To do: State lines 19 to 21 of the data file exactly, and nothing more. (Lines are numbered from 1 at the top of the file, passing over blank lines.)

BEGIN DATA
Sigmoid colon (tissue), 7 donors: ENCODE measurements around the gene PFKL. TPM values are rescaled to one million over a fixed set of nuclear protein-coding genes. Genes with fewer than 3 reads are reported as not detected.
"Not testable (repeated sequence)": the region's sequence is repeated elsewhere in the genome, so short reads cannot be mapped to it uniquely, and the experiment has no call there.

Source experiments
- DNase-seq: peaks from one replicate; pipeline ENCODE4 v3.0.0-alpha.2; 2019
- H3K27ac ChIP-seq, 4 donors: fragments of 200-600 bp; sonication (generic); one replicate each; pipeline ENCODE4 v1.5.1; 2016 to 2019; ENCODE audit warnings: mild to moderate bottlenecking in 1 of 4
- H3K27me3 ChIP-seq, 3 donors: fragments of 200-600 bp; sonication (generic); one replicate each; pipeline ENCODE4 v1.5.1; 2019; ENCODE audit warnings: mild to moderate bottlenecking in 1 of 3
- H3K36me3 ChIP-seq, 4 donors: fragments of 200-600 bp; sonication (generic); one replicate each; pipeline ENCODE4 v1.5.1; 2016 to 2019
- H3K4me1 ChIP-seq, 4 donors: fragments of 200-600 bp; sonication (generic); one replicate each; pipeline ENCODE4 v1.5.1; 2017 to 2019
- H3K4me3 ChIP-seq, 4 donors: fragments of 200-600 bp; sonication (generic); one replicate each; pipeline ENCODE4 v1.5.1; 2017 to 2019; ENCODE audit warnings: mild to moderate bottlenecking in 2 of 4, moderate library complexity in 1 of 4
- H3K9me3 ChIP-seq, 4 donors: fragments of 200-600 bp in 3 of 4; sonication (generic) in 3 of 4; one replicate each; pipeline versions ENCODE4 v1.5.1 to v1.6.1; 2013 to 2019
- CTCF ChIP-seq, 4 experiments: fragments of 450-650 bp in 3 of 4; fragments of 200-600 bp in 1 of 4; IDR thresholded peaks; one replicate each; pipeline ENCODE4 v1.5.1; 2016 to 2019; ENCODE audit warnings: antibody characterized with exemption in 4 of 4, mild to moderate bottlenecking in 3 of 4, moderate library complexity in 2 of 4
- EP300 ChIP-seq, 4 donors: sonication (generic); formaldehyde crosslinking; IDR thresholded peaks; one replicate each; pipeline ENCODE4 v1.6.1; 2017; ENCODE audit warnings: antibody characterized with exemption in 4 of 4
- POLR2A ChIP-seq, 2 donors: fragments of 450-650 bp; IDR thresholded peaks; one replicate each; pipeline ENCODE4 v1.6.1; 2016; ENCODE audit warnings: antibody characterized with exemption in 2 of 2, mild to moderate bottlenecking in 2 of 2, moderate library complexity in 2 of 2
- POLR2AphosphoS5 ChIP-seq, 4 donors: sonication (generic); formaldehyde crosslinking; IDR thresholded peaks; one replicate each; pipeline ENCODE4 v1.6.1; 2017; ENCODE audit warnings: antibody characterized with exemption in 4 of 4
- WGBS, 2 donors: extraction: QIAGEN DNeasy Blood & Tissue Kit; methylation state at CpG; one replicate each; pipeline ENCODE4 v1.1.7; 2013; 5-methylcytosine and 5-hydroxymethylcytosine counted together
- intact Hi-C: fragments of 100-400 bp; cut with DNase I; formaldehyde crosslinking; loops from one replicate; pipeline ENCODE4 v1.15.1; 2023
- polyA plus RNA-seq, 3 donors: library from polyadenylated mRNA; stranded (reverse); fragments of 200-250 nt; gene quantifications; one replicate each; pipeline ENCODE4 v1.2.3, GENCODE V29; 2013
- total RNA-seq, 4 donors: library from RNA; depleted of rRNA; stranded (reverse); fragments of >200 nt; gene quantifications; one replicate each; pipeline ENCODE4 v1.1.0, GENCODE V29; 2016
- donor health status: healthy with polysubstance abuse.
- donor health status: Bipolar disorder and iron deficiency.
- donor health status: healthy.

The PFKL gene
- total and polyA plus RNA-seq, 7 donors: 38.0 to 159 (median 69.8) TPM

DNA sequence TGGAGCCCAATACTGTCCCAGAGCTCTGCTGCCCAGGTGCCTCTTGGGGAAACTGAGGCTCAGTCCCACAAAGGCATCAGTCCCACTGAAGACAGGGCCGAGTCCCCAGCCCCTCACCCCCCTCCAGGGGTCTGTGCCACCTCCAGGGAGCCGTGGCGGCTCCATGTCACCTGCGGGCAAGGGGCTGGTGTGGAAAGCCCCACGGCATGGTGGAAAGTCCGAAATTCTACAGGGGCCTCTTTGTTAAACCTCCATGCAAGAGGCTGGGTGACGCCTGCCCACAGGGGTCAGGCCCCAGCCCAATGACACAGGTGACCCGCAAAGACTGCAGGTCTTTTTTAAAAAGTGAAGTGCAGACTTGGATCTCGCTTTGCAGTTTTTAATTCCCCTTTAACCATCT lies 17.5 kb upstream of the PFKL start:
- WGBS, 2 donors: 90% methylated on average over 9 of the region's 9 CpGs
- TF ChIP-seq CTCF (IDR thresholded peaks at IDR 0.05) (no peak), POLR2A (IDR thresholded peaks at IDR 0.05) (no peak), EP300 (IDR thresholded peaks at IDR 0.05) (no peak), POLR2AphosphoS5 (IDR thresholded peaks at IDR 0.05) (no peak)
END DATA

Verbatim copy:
- donor health status: healthy with polysubstance abuse.
- donor health status: Bipolar disorder and iron deficiency.
- donor health status: healthy.